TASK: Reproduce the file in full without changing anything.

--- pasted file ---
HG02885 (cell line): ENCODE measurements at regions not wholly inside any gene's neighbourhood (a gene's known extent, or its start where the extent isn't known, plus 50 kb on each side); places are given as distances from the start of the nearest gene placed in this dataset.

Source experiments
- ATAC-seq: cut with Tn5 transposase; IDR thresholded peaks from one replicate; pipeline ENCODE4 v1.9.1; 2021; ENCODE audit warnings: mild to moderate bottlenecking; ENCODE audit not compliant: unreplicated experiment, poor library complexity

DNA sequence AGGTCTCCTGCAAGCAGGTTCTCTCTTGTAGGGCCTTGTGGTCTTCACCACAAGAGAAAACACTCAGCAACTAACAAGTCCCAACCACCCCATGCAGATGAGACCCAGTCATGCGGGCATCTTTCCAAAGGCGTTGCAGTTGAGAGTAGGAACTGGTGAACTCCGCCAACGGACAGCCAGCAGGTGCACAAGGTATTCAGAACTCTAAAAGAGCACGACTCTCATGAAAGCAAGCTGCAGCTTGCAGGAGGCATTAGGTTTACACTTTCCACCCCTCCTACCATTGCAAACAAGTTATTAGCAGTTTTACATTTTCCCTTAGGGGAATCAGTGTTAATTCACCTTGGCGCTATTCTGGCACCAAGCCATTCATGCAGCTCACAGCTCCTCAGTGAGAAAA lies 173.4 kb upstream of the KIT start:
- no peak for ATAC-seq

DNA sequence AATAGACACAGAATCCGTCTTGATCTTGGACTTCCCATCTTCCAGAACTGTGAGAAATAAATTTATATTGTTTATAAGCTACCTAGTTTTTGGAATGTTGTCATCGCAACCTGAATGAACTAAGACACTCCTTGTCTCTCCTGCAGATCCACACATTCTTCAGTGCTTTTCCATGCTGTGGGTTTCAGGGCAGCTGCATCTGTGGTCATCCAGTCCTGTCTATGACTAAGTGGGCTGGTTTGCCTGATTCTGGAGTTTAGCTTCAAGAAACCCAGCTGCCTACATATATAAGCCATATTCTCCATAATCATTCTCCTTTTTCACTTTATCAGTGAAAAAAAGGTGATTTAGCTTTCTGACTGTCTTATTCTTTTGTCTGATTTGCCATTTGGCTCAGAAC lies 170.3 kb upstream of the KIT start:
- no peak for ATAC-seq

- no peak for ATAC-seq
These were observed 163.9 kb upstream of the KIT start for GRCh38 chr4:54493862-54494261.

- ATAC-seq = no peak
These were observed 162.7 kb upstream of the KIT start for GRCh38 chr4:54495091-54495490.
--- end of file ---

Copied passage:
HG02885 (cell line): ENCODE measurements at regions not wholly inside any gene's neighbourhood (a gene's known extent, or its start where the extent isn't known, plus 50 kb on each side); places are given as distances from the start of the nearest gene placed in this dataset.

Source experiments
- ATAC-seq: cut with Tn5 transposase; IDR thresholded peaks from one replicate; pipeline ENCODE4 v1.9.1; 2021; ENCODE audit warnings: mild to moderate bottlenecking; ENCODE audit not compliant: unreplicated experiment, poor library complexity

DNA sequence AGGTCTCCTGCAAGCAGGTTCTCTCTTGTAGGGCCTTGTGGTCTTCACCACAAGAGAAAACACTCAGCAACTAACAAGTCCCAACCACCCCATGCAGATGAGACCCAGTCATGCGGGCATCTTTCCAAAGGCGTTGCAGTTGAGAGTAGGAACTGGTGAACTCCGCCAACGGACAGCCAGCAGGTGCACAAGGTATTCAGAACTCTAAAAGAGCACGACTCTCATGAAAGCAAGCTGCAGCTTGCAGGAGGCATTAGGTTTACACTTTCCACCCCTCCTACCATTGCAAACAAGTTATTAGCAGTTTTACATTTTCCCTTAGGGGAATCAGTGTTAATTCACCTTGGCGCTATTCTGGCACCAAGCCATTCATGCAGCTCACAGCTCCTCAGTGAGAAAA lies 173.4 kb upstream of the KIT start:
- no peak for ATAC-seq

DNA sequence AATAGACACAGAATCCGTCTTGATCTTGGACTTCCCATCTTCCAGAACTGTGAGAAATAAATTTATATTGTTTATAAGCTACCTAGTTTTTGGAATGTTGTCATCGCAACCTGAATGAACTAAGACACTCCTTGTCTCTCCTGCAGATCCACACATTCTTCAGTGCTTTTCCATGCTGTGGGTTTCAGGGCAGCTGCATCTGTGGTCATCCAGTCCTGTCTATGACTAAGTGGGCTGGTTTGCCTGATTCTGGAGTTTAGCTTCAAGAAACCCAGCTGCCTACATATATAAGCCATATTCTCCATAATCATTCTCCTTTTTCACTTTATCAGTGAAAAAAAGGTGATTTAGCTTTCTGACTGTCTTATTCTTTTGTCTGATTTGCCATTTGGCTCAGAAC lies 170.3 kb upstream of the KIT start:
- no peak for ATAC-seq

- no peak for ATAC-seq
These were observed 163.9 kb upstream of the KIT start for GRCh38 chr4:54493862-54494261.

- ATAC-seq = no peak
These were observed 162.7 kb upstream of the KIT start for GRCh38 chr4:54495091-54495490.